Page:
Incase Sonic Headphones review: Incase Sonic Headphones

This omission of steel parts certainly shields the headphones from knocks and drops, but it also reduces the weight down to a little less than half a pound. Combined with the supple memory-foam padding that lines the earcups and the top of the headband, it's easy to forget you're wearing the headphones unless you're pumping music through them. The plush micro-fleece cloth stretched across the padding feels remarkably similar to a Snuggie, though I wouldn't recommend you fall asleep on top of them.

That said, the material does tend to pick up dirt and debris, but Incase provides a Mylar zippered bag to accompany the cans in transit. You also get an assortment of accessories including a 3.5-inch adapter plug and the aforementioned cables, both of which are equipped with a microphone and three buttons on the remote that support track navigation and volume controls for compatible iOS and Android devices.

Performance
The Sonic's pivoting ear cups and padded ear cushions work together to create a seal that efficiently blocks outside noise without putting too much pressure on your temples. That said, these aren't active noise-canceling headphones, so you'll still hear ambient noise drifting into your ears if you play your music at a moderate volume. Still, the circumaural (over-ear) design fully engages the drivers in front of your ears, so they perform equally well in an office and a crowded subway station.

Incase builds a 40mm titanium diaphragm driver into each earcup with a 20Hz-20,000Hz frequency response and an impedance of around 32 ohms, but what does that mean for the average consumer? I ran several digital music files through the headphones paired with an Apple iPhone 4S with encoding ranging from 128-320k as well as a few FLAC tracks, and the cans are capable of outstanding high-frequency extension.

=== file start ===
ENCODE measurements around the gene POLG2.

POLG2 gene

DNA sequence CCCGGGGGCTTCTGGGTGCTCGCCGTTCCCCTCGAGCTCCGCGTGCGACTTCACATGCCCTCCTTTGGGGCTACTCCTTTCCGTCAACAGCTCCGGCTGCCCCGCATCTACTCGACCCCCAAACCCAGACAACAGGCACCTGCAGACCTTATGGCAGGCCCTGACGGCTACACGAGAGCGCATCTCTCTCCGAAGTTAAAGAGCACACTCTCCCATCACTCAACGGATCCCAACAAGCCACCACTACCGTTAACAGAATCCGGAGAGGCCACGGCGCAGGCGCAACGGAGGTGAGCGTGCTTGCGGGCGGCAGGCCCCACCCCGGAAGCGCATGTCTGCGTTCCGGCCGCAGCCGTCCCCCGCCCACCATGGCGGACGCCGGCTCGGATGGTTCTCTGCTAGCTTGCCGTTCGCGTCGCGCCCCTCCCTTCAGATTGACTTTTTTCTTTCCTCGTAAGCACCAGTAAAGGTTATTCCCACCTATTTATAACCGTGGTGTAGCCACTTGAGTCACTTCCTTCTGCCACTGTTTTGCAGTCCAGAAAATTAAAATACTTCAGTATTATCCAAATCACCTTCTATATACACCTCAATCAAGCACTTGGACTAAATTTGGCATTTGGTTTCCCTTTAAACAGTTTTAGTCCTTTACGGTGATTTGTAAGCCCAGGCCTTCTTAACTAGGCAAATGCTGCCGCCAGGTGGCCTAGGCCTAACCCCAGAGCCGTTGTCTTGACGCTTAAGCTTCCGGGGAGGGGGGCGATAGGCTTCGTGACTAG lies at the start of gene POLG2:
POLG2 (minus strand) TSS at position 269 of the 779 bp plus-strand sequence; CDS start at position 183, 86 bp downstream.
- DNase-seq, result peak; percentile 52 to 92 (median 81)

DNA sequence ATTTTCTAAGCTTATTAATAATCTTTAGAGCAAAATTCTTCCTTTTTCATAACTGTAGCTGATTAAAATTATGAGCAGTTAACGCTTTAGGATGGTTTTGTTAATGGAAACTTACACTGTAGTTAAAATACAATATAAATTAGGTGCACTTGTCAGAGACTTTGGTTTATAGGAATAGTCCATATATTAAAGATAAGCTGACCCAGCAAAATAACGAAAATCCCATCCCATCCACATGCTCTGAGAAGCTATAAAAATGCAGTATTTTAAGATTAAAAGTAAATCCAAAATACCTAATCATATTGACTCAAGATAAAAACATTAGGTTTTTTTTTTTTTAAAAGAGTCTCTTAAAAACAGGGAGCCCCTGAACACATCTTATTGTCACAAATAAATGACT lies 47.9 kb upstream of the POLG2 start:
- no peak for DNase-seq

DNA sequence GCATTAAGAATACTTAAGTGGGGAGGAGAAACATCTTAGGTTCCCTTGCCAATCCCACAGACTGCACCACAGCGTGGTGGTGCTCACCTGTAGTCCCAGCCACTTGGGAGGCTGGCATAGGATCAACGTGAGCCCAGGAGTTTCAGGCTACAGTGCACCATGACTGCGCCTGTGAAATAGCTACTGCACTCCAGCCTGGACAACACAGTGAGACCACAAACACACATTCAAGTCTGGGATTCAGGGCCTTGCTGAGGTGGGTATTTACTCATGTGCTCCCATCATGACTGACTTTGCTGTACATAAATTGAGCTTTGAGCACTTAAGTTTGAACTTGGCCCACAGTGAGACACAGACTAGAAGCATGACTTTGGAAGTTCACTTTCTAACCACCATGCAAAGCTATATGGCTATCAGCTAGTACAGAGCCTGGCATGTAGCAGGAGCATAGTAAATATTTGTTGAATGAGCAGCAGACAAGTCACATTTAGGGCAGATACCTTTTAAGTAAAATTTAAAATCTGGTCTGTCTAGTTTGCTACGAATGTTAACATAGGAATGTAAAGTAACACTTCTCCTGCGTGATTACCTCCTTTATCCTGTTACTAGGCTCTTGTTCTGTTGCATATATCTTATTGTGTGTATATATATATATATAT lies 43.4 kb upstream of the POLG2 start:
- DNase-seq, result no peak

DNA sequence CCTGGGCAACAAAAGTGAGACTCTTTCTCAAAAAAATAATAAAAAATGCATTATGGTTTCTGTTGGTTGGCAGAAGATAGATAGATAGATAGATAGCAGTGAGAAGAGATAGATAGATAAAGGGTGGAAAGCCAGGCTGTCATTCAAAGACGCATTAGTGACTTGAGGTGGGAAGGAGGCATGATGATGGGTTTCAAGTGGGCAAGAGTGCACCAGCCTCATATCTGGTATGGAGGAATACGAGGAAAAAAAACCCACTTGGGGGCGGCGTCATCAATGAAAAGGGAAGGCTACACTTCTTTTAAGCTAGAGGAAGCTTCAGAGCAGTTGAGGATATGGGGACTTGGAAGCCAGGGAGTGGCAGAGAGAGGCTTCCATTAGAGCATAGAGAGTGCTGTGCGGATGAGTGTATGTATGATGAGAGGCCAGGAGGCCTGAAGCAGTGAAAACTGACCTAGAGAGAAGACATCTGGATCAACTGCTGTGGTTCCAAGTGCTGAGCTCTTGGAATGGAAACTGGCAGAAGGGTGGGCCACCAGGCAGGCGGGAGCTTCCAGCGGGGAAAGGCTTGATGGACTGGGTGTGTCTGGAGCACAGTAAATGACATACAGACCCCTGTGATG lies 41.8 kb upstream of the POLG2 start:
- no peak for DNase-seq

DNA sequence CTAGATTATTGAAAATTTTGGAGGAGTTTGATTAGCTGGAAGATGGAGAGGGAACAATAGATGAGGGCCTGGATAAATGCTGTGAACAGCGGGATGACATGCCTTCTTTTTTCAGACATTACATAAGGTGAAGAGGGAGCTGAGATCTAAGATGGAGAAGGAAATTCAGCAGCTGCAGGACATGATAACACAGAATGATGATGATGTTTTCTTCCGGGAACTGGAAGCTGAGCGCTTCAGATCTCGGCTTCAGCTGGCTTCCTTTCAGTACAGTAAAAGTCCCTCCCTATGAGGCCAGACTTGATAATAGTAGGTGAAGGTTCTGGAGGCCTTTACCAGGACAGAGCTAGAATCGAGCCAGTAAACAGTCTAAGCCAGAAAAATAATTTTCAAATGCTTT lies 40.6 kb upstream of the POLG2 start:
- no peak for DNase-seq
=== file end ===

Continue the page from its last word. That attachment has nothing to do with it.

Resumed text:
Even at high volumes, my copy of Michael Jackson's "Off the Wall" delivered pristine highs with no noticeable sibilance or roll-off, and I was able to hear each vocal snap articulated clearly in the middle. Low-end texture seems to be the litmus test for modern headphones now, and bass lovers and neutralizers alike will be pleased with its depth and lack of distortion.

Finally, the headphones give off an open sense of space that's particularly impressive given their closed-back design. Each instrument takes the listening experience out of the user's head and separates it from the rest of the recorded tracks -- further evidence of this device's acoustic aptitude.

Conclusion Incase proves you don't need to be in business for decades to produce a solid headphone. By crafting new build materials around a cushioned fit with lively performance, the Incase Sonic headphones succeed in producing a near-perfect headphone worthy of your $150 investment.

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Quick Specifications See All

  • Color gray
  • Sound Output Mode stereo
  • Additional Features remote control
  • Type headset
  • Headphones Form Factor ear-cup
  • Connector Type mini-phone stereo 3.5 mm
About The Author

Justin Yu covers headphones and peripherals for CNET. When he's not wading through Web gulch or challenging colleagues to typing tests, you can find him making fun of technology with Jeff Bakalar every afternoon on The 404 show.